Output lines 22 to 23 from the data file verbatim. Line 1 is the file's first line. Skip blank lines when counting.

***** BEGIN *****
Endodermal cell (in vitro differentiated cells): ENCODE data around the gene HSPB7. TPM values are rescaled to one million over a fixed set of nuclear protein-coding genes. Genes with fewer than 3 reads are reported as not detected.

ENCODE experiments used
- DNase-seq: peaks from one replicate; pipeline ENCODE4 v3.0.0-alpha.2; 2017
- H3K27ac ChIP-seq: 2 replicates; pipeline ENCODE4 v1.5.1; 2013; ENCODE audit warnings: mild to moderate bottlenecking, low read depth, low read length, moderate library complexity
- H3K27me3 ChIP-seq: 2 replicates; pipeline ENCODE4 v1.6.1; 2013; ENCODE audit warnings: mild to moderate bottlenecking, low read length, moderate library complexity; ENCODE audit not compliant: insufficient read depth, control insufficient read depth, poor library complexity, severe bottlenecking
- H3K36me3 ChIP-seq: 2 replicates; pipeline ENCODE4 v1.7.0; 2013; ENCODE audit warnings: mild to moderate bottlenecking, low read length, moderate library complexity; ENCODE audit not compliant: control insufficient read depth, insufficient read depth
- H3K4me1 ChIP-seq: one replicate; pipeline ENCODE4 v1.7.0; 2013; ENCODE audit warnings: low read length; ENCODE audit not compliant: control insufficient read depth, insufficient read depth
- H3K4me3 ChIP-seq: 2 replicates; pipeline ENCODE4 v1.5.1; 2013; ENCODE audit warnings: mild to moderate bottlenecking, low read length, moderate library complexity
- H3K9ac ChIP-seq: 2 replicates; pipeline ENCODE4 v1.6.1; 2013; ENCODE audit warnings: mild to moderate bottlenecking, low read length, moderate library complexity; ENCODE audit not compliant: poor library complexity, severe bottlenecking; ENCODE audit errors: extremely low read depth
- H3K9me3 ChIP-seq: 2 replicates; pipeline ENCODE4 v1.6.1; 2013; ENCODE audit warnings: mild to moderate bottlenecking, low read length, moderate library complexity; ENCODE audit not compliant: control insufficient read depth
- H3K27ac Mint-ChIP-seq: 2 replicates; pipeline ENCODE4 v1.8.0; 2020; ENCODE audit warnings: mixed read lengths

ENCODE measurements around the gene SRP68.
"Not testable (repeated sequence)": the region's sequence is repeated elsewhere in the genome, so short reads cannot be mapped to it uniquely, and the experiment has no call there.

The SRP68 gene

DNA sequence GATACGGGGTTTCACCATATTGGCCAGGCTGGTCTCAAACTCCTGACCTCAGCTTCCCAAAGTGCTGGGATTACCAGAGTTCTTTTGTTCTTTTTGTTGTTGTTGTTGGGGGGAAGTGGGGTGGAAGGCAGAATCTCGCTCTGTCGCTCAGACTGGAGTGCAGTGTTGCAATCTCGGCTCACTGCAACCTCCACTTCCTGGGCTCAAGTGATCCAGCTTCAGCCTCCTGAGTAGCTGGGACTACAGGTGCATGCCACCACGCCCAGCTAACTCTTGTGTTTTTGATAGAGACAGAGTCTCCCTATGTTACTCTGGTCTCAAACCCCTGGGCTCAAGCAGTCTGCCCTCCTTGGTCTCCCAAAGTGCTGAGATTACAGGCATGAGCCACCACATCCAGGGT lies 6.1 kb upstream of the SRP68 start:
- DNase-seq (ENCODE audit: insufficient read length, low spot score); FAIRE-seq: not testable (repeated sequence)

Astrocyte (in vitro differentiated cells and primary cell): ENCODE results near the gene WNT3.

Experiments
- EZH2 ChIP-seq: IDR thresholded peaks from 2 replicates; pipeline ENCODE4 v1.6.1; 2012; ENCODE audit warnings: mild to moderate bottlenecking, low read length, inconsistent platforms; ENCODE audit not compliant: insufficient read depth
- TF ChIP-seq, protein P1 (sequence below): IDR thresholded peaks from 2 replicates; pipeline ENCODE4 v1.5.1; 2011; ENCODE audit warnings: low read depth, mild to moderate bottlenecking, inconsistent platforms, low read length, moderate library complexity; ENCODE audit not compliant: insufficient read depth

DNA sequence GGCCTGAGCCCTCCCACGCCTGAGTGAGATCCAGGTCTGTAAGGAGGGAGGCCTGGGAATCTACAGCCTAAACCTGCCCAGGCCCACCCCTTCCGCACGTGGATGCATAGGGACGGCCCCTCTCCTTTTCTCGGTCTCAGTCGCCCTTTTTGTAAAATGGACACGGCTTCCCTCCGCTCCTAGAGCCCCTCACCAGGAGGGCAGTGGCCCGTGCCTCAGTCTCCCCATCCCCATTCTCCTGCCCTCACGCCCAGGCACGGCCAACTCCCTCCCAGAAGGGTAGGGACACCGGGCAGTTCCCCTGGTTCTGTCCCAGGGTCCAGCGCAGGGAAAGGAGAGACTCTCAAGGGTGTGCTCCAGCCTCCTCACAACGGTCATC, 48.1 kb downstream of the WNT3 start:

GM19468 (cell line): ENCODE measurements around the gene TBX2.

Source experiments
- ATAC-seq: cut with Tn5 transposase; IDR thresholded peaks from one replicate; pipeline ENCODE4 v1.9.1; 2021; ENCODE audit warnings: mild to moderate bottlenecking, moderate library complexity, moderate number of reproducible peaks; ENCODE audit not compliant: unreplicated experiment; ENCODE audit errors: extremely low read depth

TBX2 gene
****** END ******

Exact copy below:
GM19468 (cell line): ENCODE measurements around the gene TBX2.

Source experiments